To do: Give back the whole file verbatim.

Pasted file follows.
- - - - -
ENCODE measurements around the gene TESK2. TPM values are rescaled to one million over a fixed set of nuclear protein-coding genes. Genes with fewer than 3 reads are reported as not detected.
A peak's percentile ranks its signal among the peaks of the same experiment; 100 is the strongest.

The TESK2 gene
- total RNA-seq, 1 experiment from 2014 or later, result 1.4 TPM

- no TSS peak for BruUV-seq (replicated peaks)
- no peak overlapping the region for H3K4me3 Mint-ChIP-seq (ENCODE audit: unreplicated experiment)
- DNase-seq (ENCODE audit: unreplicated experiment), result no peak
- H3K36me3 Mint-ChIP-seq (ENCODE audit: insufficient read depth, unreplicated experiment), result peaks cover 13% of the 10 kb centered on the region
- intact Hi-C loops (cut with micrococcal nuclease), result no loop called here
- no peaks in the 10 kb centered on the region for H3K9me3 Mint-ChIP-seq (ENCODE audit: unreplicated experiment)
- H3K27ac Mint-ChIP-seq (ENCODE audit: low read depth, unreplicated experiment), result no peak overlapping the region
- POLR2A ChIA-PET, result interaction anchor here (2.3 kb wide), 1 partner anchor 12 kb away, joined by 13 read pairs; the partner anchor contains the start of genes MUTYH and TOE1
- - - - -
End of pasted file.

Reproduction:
ENCODE measurements around the gene TESK2. TPM values are rescaled to one million over a fixed set of nuclear protein-coding genes. Genes with fewer than 3 reads are reported as not detected.
A peak's percentile ranks its signal among the peaks of the same experiment; 100 is the strongest.

The TESK2 gene
- total RNA-seq, 1 experiment from 2014 or later, result 1.4 TPM

- no TSS peak for BruUV-seq (replicated peaks)
- no peak overlapping the region for H3K4me3 Mint-ChIP-seq (ENCODE audit: unreplicated experiment)
- DNase-seq (ENCODE audit: unreplicated experiment), result no peak
- H3K36me3 Mint-ChIP-seq (ENCODE audit: insufficient read depth, unreplicated experiment), result peaks cover 13% of the 10 kb centered on the region
- intact Hi-C loops (cut with micrococcal nuclease), result no loop called here
- no peaks in the 10 kb centered on the region for H3K9me3 Mint-ChIP-seq (ENCODE audit: unreplicated experiment)
- H3K27ac Mint-ChIP-seq (ENCODE audit: low read depth, unreplicated experiment), result no peak overlapping the region
- POLR2A ChIA-PET, result interaction anchor here (2.3 kb wide), 1 partner anchor 12 kb away, joined by 13 read pairs; the partner anchor contains the start of genes MUTYH and TOE1